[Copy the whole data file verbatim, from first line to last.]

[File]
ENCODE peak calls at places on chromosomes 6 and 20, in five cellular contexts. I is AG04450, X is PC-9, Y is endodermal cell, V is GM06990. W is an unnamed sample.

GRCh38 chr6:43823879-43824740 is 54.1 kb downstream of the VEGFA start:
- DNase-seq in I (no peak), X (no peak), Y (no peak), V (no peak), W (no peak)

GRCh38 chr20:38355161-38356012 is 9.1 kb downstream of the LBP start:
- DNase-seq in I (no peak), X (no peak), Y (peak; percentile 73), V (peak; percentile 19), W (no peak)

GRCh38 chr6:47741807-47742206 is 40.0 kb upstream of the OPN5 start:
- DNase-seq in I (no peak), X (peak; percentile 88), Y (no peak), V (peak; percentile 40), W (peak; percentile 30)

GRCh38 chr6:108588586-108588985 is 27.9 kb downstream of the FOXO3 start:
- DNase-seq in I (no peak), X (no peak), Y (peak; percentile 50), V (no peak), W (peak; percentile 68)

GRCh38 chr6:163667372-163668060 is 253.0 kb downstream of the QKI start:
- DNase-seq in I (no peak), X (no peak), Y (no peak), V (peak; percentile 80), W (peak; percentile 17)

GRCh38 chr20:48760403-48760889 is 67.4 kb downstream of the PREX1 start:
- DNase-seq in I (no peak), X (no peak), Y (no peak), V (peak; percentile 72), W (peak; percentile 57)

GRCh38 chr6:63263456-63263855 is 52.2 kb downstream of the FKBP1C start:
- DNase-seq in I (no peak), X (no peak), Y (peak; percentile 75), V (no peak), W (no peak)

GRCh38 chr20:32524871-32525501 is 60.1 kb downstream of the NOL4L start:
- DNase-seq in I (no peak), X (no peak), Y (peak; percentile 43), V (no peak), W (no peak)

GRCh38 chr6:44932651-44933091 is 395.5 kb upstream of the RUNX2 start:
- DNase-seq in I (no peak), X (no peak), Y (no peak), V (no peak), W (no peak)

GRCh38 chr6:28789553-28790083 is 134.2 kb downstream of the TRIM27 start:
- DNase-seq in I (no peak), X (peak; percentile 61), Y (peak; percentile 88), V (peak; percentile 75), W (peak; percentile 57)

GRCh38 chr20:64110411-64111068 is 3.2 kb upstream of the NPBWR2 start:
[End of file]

ENCODE peak calls at places on chromosomes 6 and 20, in five cellular contexts. I is AG04450, X is PC-9, Y is endodermal cell, V is GM06990. W is an unnamed sample.

GRCh38 chr6:43823879-43824740 is 54.1 kb downstream of the VEGFA start:
- DNase-seq in I (no peak), X (no peak), Y (no peak), V (no peak), W (no peak)

GRCh38 chr20:38355161-38356012 is 9.1 kb downstream of the LBP start:
- DNase-seq in I (no peak), X (no peak), Y (peak; percentile 73), V (peak; percentile 19), W (no peak)

GRCh38 chr6:47741807-47742206 is 40.0 kb upstream of the OPN5 start:
- DNase-seq in I (no peak), X (peak; percentile 88), Y (no peak), V (peak; percentile 40), W (peak; percentile 30)

GRCh38 chr6:108588586-108588985 is 27.9 kb downstream of the FOXO3 start:
- DNase-seq in I (no peak), X (no peak), Y (peak; percentile 50), V (no peak), W (peak; percentile 68)

GRCh38 chr6:163667372-163668060 is 253.0 kb downstream of the QKI start:
- DNase-seq in I (no peak), X (no peak), Y (no peak), V (peak; percentile 80), W (peak; percentile 17)

GRCh38 chr20:48760403-48760889 is 67.4 kb downstream of the PREX1 start:
- DNase-seq in I (no peak), X (no peak), Y (no peak), V (peak; percentile 72), W (peak; percentile 57)

GRCh38 chr6:63263456-63263855 is 52.2 kb downstream of the FKBP1C start:
- DNase-seq in I (no peak), X (no peak), Y (peak; percentile 75), V (no peak), W (no peak)

GRCh38 chr20:32524871-32525501 is 60.1 kb downstream of the NOL4L start:
- DNase-seq in I (no peak), X (no peak), Y (peak; percentile 43), V (no peak), W (no peak)

GRCh38 chr6:44932651-44933091 is 395.5 kb upstream of the RUNX2 start:
- DNase-seq in I (no peak), X (no peak), Y (no peak), V (no peak), W (no peak)

GRCh38 chr6:28789553-28790083 is 134.2 kb downstream of the TRIM27 start:
- DNase-seq in I (no peak), X (peak; percentile 61), Y (peak; percentile 88), V (peak; percentile 75), W (peak; percentile 57)

GRCh38 chr20:64110411-64111068 is 3.2 kb upstream of the NPBWR2 start: